The effects of the relentless increase in government borrowing are clearly shown in the aggregate banking figures issued by the Central Bank of Egypt. The government now accounts for almost two-thirds of total domestic credit, compared with about one-third in 2010. Lending to private businesses has fallen to 23 per cent of total credit from 36.5 per cent in 2010, and lending to the household sector has dropped from 12 per cent to 9 per cent over the same period.
In 2010, T-bills made up about one-third of the total assets of Egyptian commercial banks, already a relatively high proportion, reflecting the rise in the fiscal deficit after the 2008 global financial crisis. Loans now make up just under one-third of total assets, compared with almost 40 per cent in 2010, and the loan-to-deposit ratio has fallen to 40 per cent from 52 per cent. This ratio is only about 30 per cent at the two largest banks, National Bank of Egypt and Banque Misr, both of which are state-owned.
The supply of foreign exchange in the banking system remains highly dependent on Gulf Arab largesse
There is little sign that the preponderance of public debt on commercial banks balance sheets is going to change anytime soon as the government is making heavy weather of reducing the fiscal deficit. The deficit was 12.8 per cent of GDP in 2013/14 (July-June fiscal year); if the $13.4bn of grants from Gulf Arab donors are excluded from those accounts, the shortfall was about 17 per cent of GDP. The deficit in the first nine months of the 2014/15 fiscal year stood at 9.4 per cent of GDP, and is likely to end up at a similar level to the previous year.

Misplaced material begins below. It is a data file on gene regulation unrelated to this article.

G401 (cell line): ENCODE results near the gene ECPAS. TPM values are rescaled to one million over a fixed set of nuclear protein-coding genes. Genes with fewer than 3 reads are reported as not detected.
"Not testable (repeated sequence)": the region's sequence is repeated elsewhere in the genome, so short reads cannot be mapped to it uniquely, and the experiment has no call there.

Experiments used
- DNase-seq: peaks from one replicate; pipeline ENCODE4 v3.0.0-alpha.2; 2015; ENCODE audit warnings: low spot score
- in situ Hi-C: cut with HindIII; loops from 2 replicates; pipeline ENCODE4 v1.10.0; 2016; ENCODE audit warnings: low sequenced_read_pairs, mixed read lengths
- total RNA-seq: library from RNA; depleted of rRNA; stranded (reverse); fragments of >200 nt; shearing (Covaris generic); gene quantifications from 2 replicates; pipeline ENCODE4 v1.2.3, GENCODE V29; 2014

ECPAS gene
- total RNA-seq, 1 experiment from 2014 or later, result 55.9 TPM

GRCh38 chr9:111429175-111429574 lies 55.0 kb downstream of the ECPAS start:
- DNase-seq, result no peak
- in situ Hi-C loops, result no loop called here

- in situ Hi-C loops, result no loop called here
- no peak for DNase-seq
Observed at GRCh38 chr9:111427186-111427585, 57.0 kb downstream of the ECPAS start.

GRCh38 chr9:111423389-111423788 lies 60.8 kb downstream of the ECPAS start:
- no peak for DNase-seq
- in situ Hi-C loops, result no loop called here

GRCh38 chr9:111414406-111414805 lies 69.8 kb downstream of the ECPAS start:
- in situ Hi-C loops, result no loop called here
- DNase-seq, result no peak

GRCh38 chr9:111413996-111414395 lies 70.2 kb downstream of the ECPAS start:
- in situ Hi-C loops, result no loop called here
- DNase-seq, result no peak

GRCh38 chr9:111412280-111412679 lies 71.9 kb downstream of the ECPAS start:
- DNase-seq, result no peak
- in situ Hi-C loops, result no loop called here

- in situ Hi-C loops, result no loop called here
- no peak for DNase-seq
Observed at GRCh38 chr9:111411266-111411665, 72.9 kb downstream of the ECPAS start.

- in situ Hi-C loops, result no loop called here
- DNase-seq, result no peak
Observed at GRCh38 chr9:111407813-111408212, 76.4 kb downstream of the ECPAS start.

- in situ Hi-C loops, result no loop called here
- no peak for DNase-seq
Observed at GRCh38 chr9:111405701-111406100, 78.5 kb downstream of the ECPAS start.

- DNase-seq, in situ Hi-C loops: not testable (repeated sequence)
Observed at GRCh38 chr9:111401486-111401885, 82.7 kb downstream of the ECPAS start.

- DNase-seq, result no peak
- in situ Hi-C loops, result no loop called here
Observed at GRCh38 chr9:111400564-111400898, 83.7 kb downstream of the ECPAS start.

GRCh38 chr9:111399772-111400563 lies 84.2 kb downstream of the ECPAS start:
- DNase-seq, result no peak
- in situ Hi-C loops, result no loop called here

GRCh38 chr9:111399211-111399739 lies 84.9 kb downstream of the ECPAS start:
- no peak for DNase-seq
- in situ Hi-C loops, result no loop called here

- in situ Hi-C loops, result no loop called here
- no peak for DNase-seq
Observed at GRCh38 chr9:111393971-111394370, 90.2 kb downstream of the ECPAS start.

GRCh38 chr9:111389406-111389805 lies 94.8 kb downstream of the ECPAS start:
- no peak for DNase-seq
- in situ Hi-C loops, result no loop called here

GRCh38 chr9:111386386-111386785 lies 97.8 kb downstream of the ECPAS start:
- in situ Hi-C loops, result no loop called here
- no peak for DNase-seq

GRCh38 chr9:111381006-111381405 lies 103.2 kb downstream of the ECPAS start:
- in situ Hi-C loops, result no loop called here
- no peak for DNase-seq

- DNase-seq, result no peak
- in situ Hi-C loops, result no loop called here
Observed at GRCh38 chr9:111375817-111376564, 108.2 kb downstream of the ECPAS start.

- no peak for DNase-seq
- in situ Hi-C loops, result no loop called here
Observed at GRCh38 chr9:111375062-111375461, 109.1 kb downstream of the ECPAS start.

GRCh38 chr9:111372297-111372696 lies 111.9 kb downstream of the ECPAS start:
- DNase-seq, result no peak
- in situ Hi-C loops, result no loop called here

The modest benefits of cuts in energy subsidies have been offset by large increases in spending on public sector wages and interest payments, and the improvement in economic growth has not translated into a significant increase in tax income.
The Ministry of Finances efforts to generate new tax streams from the financial services industry received a bruising setback in May, when it was forced to suspend plans to levy tax on share dividends and capital gains, after harsh criticism from prominent business people, as well as from the head of the Egyptian Exchange and officials in the Ministry of Investment. Two months previously, the finance ministry had been forced to scrap a 5 per cent wealth surcharge on corporate and personal income tax.
The pressure of Egypts parlous fiscal position on the banking sector has also been reflected in a significant increase in direct borrowing by the government from the central bank. Since 2010, the central banks net claims on the government have risen more than four-fold to £E472bn ($62bn) as of February 2015. The bulk of this increase has been accounted for by direct credit facilities, which have risen almost 10 times to £E280bn.